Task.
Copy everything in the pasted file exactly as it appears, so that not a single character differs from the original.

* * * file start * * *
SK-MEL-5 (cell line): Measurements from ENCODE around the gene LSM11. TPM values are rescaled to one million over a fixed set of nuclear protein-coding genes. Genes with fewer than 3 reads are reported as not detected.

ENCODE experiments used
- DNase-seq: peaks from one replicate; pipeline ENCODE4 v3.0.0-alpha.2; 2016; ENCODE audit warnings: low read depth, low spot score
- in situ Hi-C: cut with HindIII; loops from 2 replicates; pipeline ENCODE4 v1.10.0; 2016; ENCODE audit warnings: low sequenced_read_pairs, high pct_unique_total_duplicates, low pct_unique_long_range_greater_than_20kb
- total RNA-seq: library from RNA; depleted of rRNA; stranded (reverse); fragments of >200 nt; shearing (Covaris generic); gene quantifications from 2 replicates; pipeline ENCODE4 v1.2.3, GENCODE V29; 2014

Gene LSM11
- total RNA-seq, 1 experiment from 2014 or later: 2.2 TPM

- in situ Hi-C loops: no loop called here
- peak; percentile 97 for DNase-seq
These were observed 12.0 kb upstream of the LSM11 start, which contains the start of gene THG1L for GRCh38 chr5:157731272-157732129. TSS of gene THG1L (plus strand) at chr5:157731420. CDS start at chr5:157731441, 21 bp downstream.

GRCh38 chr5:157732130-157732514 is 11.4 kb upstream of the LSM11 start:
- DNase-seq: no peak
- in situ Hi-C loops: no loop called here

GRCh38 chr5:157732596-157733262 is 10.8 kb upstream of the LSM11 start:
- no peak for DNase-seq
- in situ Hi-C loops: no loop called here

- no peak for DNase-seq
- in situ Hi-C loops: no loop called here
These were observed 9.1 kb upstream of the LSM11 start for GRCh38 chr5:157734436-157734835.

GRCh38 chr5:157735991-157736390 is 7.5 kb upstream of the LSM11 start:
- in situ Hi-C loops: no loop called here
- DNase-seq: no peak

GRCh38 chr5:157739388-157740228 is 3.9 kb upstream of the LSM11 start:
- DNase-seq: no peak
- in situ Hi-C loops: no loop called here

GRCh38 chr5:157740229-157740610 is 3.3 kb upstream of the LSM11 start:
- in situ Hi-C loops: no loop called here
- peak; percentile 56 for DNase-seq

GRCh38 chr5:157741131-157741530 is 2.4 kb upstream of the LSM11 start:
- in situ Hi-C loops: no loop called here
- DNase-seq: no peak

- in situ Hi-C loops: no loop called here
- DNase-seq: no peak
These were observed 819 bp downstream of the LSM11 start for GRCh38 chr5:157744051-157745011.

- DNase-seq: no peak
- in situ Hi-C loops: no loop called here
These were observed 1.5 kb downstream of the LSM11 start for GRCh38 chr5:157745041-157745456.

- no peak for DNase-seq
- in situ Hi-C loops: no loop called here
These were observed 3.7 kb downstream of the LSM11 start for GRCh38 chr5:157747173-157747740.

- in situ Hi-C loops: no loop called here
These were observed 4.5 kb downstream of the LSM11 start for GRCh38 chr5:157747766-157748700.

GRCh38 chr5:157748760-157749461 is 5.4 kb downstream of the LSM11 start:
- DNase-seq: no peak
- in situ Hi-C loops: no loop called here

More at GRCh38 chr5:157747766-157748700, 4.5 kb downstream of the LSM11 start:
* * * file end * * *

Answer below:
SK-MEL-5 (cell line): Measurements from ENCODE around the gene LSM11. TPM values are rescaled to one million over a fixed set of nuclear protein-coding genes. Genes with fewer than 3 reads are reported as not detected.

ENCODE experiments used
- DNase-seq: peaks from one replicate; pipeline ENCODE4 v3.0.0-alpha.2; 2016; ENCODE audit warnings: low read depth, low spot score
- in situ Hi-C: cut with HindIII; loops from 2 replicates; pipeline ENCODE4 v1.10.0; 2016; ENCODE audit warnings: low sequenced_read_pairs, high pct_unique_total_duplicates, low pct_unique_long_range_greater_than_20kb
- total RNA-seq: library from RNA; depleted of rRNA; stranded (reverse); fragments of >200 nt; shearing (Covaris generic); gene quantifications from 2 replicates; pipeline ENCODE4 v1.2.3, GENCODE V29; 2014

Gene LSM11
- total RNA-seq, 1 experiment from 2014 or later: 2.2 TPM

- in situ Hi-C loops: no loop called here
- peak; percentile 97 for DNase-seq
These were observed 12.0 kb upstream of the LSM11 start, which contains the start of gene THG1L for GRCh38 chr5:157731272-157732129. TSS of gene THG1L (plus strand) at chr5:157731420. CDS start at chr5:157731441, 21 bp downstream.

GRCh38 chr5:157732130-157732514 is 11.4 kb upstream of the LSM11 start:
- DNase-seq: no peak
- in situ Hi-C loops: no loop called here

GRCh38 chr5:157732596-157733262 is 10.8 kb upstream of the LSM11 start:
- no peak for DNase-seq
- in situ Hi-C loops: no loop called here

- no peak for DNase-seq
- in situ Hi-C loops: no loop called here
These were observed 9.1 kb upstream of the LSM11 start for GRCh38 chr5:157734436-157734835.

GRCh38 chr5:157735991-157736390 is 7.5 kb upstream of the LSM11 start:
- in situ Hi-C loops: no loop called here
- DNase-seq: no peak

GRCh38 chr5:157739388-157740228 is 3.9 kb upstream of the LSM11 start:
- DNase-seq: no peak
- in situ Hi-C loops: no loop called here

GRCh38 chr5:157740229-157740610 is 3.3 kb upstream of the LSM11 start:
- in situ Hi-C loops: no loop called here
- peak; percentile 56 for DNase-seq

GRCh38 chr5:157741131-157741530 is 2.4 kb upstream of the LSM11 start:
- in situ Hi-C loops: no loop called here
- DNase-seq: no peak

- in situ Hi-C loops: no loop called here
- DNase-seq: no peak
These were observed 819 bp downstream of the LSM11 start for GRCh38 chr5:157744051-157745011.

- DNase-seq: no peak
- in situ Hi-C loops: no loop called here
These were observed 1.5 kb downstream of the LSM11 start for GRCh38 chr5:157745041-157745456.

- no peak for DNase-seq
- in situ Hi-C loops: no loop called here
These were observed 3.7 kb downstream of the LSM11 start for GRCh38 chr5:157747173-157747740.

- in situ Hi-C loops: no loop called here
These were observed 4.5 kb downstream of the LSM11 start for GRCh38 chr5:157747766-157748700.

GRCh38 chr5:157748760-157749461 is 5.4 kb downstream of the LSM11 start:
- DNase-seq: no peak
- in situ Hi-C loops: no loop called here

More at GRCh38 chr5:157747766-157748700, 4.5 kb downstream of the LSM11 start: